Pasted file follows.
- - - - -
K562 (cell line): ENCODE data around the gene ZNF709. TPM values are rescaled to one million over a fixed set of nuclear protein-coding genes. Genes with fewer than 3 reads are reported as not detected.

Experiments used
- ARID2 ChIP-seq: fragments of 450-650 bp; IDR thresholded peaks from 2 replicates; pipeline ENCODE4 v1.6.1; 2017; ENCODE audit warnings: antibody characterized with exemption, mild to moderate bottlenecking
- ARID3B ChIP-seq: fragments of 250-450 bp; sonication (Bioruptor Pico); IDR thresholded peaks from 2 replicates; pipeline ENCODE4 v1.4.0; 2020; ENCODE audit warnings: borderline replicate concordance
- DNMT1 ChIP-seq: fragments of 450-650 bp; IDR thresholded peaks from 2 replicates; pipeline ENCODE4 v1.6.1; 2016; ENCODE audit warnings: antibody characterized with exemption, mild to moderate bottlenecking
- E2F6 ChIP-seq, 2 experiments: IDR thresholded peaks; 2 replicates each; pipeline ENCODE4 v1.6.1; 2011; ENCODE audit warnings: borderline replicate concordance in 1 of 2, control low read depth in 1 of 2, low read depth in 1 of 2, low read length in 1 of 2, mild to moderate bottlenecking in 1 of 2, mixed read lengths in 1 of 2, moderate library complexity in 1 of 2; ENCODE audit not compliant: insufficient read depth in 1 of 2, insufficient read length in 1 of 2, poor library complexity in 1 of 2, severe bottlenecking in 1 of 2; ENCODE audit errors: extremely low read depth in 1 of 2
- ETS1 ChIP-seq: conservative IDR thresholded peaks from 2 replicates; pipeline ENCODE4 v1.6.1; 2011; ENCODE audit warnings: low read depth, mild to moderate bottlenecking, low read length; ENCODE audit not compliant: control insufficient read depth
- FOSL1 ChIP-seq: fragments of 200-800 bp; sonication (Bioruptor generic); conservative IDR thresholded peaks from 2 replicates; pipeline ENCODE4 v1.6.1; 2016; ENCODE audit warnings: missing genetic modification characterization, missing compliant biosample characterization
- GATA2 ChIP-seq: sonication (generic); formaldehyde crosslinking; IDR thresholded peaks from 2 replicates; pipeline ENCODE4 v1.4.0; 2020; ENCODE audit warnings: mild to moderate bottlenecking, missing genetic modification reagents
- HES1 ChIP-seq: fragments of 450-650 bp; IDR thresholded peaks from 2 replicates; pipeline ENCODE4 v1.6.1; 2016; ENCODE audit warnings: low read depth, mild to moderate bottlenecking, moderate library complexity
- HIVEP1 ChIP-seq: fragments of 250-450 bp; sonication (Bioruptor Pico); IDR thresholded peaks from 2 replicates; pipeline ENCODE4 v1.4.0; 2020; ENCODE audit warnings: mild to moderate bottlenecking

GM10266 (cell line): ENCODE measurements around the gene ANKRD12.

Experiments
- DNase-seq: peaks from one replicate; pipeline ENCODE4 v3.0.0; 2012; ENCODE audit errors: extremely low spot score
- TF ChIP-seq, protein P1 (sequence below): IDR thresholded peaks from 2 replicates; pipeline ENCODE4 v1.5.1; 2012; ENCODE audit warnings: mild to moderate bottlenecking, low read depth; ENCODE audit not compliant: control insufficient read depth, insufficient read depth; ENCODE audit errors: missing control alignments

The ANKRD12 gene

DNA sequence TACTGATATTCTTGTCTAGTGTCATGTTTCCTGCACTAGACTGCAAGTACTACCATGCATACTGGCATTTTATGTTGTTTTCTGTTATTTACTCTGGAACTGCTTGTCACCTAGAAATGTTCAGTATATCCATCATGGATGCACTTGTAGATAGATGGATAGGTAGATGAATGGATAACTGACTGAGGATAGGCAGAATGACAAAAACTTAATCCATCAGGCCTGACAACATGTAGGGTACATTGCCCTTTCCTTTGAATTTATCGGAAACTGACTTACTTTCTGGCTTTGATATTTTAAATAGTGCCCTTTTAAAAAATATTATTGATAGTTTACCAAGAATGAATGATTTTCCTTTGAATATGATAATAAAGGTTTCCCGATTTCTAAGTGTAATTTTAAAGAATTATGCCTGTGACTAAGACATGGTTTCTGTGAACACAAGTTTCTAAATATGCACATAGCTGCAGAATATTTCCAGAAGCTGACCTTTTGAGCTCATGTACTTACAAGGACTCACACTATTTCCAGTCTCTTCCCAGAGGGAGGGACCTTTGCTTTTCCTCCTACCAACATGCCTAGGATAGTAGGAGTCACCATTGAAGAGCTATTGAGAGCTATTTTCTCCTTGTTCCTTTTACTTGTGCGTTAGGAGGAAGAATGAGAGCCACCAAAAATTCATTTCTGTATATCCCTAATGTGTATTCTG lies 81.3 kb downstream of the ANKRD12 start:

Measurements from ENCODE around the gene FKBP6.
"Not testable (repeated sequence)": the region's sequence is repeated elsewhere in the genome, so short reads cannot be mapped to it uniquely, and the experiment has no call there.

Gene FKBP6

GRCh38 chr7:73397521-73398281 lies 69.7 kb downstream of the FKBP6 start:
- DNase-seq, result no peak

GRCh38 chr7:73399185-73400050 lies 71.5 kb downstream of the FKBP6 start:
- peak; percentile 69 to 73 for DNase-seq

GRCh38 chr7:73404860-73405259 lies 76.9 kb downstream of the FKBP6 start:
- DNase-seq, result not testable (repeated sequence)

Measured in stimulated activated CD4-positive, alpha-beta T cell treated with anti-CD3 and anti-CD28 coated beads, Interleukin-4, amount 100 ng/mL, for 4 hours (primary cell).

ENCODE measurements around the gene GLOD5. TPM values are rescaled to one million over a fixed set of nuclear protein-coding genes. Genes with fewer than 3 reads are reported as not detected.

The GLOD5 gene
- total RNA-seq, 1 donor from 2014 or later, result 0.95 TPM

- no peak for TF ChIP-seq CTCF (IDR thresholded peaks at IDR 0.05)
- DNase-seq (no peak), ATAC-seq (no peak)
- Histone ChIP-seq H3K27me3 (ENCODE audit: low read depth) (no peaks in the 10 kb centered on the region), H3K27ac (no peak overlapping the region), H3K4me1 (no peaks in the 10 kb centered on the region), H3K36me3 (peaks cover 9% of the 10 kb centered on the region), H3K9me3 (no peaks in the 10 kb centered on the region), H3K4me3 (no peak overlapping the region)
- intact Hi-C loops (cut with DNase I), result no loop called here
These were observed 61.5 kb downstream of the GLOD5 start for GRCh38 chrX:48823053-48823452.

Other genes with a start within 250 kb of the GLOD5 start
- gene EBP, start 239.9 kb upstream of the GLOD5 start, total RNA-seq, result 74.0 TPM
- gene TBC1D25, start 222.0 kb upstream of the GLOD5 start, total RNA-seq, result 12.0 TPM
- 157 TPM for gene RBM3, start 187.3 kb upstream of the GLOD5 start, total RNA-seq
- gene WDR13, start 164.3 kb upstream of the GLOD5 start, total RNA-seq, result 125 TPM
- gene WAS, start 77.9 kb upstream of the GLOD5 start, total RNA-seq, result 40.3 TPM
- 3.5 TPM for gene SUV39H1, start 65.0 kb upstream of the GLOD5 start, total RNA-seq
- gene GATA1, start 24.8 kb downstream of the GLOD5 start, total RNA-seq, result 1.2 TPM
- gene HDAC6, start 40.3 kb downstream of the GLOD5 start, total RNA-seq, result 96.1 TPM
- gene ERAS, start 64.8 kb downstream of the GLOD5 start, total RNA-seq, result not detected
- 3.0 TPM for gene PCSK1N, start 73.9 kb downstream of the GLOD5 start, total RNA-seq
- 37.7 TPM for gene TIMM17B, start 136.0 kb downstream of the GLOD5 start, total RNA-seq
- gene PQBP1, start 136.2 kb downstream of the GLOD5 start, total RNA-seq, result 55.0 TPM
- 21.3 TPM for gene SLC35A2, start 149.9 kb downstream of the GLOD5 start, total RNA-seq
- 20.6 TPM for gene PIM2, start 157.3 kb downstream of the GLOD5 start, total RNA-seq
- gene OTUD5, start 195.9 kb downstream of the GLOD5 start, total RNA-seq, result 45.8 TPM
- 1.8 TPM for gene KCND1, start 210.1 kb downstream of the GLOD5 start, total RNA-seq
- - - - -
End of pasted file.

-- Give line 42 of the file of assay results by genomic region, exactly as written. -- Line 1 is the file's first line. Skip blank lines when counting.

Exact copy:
- 3.5 TPM for gene SUV39H1, start 65.0 kb upstream of the GLOD5 start, total RNA-seq